Treasury Advised to Improve Consolidated Financial Statement

U.S. Department of Treasury U.S. Department of Treasury Jacquelyn Martin/AP

The government’s annual consolidated financial statement prepared by the Treasury Department lacks adequate internal controls and documentation on the conclusions of managers about the nation’s fiscal health, auditors found.

The Government Accountability Office in a report to Treasury Secretary Jack Lew and acting White House budget director Brian Deese said its review of the 2013 consolidated statement showed that efforts by Treasury and the Office of Management and Budget to correct previously identified procedural weaknesses “are not adequate to reasonably assure that internal control deficiencies involving the processes used to prepare the [consolidated financial statement] are efficiently and effectively addressed.”

The annual statement is used compute the government’s budget deficit and record cash transactions in order to account for and reconcile intragovernmental activity and balances between agencies. It must be executed in line with U.S. generally accepted accounting principles.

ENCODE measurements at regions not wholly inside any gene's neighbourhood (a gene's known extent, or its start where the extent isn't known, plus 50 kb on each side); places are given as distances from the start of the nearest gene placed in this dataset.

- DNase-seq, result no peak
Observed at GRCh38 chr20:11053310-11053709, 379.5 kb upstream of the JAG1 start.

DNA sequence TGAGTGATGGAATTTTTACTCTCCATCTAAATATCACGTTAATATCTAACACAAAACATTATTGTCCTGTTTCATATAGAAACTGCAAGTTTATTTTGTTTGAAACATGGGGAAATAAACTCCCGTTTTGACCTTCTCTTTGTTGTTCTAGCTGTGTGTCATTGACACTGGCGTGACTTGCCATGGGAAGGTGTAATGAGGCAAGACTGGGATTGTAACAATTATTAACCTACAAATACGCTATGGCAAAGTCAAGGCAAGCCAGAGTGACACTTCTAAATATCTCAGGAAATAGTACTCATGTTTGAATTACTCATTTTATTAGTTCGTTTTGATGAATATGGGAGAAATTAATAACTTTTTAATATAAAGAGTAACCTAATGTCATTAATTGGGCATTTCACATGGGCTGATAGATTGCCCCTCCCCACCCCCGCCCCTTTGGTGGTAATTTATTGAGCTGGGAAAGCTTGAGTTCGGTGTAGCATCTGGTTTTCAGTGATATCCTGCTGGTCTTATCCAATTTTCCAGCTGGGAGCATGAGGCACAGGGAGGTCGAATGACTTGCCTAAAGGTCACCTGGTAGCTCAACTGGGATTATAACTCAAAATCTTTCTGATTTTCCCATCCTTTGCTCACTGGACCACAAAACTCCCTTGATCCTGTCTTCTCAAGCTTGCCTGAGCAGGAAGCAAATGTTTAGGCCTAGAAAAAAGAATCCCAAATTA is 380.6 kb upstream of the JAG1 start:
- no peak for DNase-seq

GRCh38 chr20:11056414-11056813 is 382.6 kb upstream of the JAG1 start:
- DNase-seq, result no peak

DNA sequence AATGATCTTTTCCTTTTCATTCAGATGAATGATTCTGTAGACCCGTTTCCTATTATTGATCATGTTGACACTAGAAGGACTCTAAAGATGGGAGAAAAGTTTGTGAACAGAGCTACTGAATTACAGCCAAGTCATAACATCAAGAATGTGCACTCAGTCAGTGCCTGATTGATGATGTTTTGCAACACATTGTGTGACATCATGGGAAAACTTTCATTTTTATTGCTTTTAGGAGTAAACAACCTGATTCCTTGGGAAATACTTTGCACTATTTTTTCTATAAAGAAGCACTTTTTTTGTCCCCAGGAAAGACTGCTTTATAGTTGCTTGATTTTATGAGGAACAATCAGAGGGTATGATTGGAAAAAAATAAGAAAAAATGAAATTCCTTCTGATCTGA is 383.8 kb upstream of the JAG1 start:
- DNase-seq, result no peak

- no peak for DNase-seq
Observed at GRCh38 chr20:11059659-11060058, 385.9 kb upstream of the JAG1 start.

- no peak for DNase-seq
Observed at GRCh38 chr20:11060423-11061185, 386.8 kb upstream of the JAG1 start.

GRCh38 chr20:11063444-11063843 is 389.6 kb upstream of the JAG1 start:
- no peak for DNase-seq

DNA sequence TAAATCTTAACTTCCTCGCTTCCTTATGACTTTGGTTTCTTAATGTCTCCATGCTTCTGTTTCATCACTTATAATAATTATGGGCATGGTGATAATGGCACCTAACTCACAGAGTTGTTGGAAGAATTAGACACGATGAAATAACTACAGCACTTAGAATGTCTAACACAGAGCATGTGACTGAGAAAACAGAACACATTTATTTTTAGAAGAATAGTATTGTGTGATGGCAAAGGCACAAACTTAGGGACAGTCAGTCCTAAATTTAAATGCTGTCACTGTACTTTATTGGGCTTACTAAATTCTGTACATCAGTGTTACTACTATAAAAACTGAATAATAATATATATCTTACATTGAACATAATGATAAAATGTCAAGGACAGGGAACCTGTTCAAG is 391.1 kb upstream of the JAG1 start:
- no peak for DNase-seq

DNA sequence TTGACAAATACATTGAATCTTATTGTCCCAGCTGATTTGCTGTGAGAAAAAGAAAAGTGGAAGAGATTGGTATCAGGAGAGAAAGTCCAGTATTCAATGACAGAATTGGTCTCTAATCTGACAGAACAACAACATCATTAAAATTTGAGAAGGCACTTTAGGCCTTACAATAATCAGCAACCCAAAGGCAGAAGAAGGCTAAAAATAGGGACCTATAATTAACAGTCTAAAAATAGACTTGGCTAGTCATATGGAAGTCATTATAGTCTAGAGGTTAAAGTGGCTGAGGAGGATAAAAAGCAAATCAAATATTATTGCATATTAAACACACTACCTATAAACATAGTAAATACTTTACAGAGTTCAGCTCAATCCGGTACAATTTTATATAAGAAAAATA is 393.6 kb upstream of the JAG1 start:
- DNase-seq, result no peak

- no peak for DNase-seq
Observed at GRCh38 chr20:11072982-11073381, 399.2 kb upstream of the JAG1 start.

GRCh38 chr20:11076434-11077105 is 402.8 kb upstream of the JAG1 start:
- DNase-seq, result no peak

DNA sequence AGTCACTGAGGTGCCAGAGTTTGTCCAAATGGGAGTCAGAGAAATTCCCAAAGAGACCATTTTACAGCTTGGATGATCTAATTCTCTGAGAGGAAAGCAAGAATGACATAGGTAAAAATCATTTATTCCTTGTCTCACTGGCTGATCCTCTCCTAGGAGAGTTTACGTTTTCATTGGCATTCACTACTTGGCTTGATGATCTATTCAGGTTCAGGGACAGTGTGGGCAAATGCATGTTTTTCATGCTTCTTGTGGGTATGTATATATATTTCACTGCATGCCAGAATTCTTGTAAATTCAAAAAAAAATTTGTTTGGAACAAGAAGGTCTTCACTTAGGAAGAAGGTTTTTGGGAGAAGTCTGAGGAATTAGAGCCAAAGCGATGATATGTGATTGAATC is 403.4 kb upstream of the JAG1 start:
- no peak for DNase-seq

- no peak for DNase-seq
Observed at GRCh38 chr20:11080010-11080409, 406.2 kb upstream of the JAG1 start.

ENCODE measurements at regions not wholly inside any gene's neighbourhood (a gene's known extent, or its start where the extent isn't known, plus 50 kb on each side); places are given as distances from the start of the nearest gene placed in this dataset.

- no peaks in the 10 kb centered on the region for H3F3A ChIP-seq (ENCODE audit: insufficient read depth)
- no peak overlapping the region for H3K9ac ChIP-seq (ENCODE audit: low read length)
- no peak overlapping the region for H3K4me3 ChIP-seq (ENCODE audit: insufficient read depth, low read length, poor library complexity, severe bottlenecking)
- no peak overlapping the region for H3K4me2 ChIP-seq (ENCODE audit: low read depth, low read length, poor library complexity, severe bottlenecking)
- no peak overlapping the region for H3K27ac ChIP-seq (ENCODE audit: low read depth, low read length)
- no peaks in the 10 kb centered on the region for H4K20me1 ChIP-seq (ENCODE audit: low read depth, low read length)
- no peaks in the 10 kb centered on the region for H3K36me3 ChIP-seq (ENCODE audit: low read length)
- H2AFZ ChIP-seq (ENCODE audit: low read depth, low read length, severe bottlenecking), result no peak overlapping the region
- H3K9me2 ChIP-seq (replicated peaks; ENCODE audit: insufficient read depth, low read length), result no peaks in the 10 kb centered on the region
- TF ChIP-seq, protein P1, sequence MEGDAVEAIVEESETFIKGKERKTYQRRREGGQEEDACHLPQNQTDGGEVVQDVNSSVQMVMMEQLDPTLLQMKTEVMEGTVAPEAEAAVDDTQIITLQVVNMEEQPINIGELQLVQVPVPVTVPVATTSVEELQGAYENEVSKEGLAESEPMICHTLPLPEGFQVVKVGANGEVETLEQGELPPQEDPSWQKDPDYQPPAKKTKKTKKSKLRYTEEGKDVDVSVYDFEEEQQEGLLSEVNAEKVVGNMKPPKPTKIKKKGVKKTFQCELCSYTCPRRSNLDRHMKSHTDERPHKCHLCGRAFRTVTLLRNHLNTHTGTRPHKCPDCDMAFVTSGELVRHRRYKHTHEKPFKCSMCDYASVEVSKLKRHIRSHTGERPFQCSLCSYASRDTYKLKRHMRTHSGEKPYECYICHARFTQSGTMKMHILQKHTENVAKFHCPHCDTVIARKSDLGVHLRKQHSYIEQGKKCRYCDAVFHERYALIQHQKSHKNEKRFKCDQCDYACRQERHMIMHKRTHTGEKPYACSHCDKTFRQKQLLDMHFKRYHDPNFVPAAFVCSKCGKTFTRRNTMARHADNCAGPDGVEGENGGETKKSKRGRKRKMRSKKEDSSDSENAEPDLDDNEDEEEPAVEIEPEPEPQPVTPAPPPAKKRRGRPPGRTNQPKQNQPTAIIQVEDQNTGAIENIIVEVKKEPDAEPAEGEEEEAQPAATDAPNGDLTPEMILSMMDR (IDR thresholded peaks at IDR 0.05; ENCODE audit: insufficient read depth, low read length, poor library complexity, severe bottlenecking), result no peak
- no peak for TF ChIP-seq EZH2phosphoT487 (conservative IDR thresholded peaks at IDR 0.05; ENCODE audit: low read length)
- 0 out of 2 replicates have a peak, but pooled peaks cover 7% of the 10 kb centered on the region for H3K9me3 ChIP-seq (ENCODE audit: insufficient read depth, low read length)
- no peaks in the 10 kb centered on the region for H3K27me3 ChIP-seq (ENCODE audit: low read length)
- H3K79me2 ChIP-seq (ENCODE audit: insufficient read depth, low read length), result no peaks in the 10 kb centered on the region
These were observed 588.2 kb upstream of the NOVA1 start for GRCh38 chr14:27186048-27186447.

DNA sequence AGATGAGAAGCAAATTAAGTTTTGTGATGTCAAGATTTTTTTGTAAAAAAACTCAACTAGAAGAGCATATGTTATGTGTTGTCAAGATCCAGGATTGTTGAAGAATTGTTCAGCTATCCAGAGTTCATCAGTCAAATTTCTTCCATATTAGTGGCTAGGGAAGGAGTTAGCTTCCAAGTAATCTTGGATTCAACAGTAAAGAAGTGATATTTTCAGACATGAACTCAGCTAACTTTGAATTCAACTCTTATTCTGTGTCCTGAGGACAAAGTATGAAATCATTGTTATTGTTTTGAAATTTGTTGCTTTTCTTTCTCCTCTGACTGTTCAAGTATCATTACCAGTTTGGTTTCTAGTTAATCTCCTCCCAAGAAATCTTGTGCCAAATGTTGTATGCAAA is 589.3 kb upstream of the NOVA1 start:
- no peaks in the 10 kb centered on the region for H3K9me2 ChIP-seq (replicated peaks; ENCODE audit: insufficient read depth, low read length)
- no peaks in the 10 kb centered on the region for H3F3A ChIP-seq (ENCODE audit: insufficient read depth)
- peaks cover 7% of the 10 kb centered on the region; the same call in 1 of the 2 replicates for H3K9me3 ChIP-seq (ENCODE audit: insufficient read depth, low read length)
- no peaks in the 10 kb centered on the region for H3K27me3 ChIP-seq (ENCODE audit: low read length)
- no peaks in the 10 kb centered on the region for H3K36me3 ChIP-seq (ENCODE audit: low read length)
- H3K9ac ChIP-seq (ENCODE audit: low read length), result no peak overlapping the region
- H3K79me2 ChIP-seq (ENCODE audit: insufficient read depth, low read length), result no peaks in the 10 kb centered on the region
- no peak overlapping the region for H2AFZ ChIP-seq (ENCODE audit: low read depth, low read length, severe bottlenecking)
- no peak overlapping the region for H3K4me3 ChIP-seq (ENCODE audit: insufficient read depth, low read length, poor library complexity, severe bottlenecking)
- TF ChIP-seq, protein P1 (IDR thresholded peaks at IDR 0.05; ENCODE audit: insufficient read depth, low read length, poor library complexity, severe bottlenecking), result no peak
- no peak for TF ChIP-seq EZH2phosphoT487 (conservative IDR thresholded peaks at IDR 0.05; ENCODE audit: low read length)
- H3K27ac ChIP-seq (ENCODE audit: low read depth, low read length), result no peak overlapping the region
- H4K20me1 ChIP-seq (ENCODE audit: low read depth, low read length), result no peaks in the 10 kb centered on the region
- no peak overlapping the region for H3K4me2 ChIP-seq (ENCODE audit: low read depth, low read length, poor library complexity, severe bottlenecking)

“Treasury does not have adequate procedures for verifying staff's preparation of the narrative within the notes to the [consolidated financial statement] to reasonably assure that the narrative is accurate and supported by the underlying financial information of the significant component entities,” wrote GAO, which has audited the statement since 1997.

GAO made seven new recommendations -- five to both Treasury and OMB and two to Treasury -- to address the control deficiencies and to help analysts better “identify systemic root causes of intragovernmental differences and monitor how federal entities are addressing” them.

Both agencies generally agreed with the recommendations.

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